THEORETICAL DENSITY, r

# atoms/unit cell
Atomic weight (g/mol)
n A
r
=
(units = mass/volume)
V c N A
Volume/unit cell
(cm 3 /unit cell)
Avogadro's number
(6.023 x 10 23 atoms/mol)

Example: Copper

from Table inside from cover of Callister (see next slide):

• crystal structure = FCC 4 atoms/unit cell

• atomic weight = 63.55 g/mol (1 amu = 1 g/mol)

• Atomic radius R = 0.128 nm (1nm = 10 -7 cm)

V c = a 3 ; For FCC a = 4R/

actual: 8.94 g/cm 3

2 ; V c = 4.75 x 10 -23 cm 3

Anderson 205-3-14

Result: theoretical r Cu = 8.89 g/cm 3

DENSITIES OF MATERIAL CLASSES

 r metals r ceramics r polymers Ceramics Metals Polymers Composites 30000 Platinum WC Gold Why? Lead Cermets GFRPs CFRPs Common woods Metals have 10000 TiC • close-packing ZrC Iron (metallic bonding) 5000 r SiC Aluminum • large atomic masses Cement Beryllium PTFE Ceramics have less dense packing (covalent bonding) often lighter elements (oxygen, carbon) Polymers have poor packing (often amorphous) • • • (kg/m 3 ) 1000 Ice PVC Poly- ethylene 500 Foamed polymers 100 from M.F. Ashby, • lighter elements (C, H, O) Engineering Materials I Composites-average values 30 Anderson 205-3-16

Crystals are the Building Blocks of Many Engineering Materials

diamonds

(single

crystals)

Diamond facets:

Certain crystal planes pull apart (fracture) more easily.

Some engineering applications require single crystals gems semi-conductors turbine blades

Anderson 205-3-17

Single vs. Poly Crystals

• Single crystals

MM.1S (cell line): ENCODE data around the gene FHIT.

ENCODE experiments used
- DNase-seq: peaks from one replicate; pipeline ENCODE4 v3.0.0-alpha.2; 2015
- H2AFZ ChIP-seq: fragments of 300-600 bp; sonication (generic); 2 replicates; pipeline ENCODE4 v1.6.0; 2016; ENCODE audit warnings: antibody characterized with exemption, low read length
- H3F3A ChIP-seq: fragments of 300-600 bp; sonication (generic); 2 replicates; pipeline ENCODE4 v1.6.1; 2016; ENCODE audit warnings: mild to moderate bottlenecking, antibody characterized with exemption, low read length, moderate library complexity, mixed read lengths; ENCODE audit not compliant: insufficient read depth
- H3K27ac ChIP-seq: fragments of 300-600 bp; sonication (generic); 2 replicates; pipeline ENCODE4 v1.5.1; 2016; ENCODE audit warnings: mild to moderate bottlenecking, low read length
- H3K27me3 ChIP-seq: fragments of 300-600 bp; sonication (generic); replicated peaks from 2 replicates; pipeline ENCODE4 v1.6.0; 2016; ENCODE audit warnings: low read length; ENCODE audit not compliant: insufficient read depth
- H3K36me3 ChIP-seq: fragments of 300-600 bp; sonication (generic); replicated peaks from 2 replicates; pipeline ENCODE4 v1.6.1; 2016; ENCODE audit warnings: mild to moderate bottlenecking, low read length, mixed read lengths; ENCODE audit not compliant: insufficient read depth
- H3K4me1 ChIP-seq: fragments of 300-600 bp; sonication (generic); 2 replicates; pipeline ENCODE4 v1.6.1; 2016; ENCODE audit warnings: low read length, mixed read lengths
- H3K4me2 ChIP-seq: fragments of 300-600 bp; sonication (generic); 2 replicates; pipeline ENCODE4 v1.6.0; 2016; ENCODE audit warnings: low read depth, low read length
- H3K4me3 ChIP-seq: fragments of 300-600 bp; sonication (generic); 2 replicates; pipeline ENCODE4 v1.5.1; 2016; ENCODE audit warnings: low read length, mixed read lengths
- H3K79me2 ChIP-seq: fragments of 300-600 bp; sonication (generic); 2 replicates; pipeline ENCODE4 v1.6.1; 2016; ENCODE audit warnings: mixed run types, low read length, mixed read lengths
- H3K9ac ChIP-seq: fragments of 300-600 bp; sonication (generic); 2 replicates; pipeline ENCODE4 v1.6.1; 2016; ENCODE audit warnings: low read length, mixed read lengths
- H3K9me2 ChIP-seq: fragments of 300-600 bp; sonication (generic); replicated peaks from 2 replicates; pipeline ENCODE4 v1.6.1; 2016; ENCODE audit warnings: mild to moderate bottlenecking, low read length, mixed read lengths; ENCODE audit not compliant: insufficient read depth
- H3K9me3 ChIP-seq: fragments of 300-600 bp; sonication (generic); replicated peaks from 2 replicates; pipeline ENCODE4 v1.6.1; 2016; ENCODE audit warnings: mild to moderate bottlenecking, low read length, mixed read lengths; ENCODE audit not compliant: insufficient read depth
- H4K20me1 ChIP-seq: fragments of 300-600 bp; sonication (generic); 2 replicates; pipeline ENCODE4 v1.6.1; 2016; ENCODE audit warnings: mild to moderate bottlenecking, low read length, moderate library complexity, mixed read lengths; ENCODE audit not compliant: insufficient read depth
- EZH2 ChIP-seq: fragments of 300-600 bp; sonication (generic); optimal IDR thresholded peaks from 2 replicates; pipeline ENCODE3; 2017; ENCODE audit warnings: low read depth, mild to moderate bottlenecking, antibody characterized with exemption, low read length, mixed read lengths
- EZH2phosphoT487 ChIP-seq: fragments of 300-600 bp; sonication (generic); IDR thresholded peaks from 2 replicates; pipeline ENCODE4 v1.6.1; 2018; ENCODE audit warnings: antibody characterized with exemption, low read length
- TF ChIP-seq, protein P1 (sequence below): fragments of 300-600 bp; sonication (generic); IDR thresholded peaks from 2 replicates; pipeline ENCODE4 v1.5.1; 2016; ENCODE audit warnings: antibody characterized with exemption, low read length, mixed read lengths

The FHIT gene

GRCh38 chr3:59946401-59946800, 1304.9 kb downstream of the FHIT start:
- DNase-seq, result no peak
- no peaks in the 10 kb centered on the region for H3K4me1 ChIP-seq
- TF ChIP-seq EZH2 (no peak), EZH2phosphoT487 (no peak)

Properties vary with direction Anisotropic” material

Example of anisotropy: BCC iron

E (diagonal) = 272 GPa

E (edge) = 125 GPa

• Polycrystals

Properties may/may not vary with direction Example: Common steel is polycrystalline. If grains are random isotropic (E ~ 210 GPa) If grains are “textured” anisotropic.

random grain

orientation

“textured”

(from rolling)

Anderson 205-3-19

Most Engineering Materials are Polycrystals

30µm

Low carbon steel.

Each ‘grain’ is itself a single crystal.

As each is randomly oriented, overall component is not directional.

Crystals typically range from 1 nm to 2 cm ( from a few to 10 8 atomic layers)

Anderson 205-3-18

X-Rays can confirm we have crystals

l
d
q
q

spacing

between

planes

reflections must be in phase to detect signal

extra distance travelled by wave “2”

detected

x-ray

intensity

q
q c

d=nl /2sinq c

Anderson 205-3-20

Scanning Tunneling Microscopy confirms crystals

Images of atoms in a MoSi 2 coating!

figs from:

www.llnl.gov/str/scan.html

Anderson 205-3-21

Summary-Crystal Structure & Properties

• Atoms may pack in -periodic arrays (crystals) -nonperiodic (amorphous) structures

• Theoretical density can be calculated based on:

-crystal structure -atomic radius

• The ranking of density generally follows -metals: largest -ceramics: intermediate -polymers: smallest -composites: intermediate

• Single crystals: generally anisotropic.

• Polycrystals w/randomly oriented crystals: isotropic

Anderson 205- 3-23

DEMO 1: HEATING AND COOLING

AN IRON WIRE

the same atoms can have more

than one crystal

structure.

• This demonstrates “ polymorphism

Liquid
1536
BCC Stable
1391
longer
FCC Stable
shorter!
914
longer!
BCC Stable
magnet falls off
T c 768
shorter

Anderson 205-3-22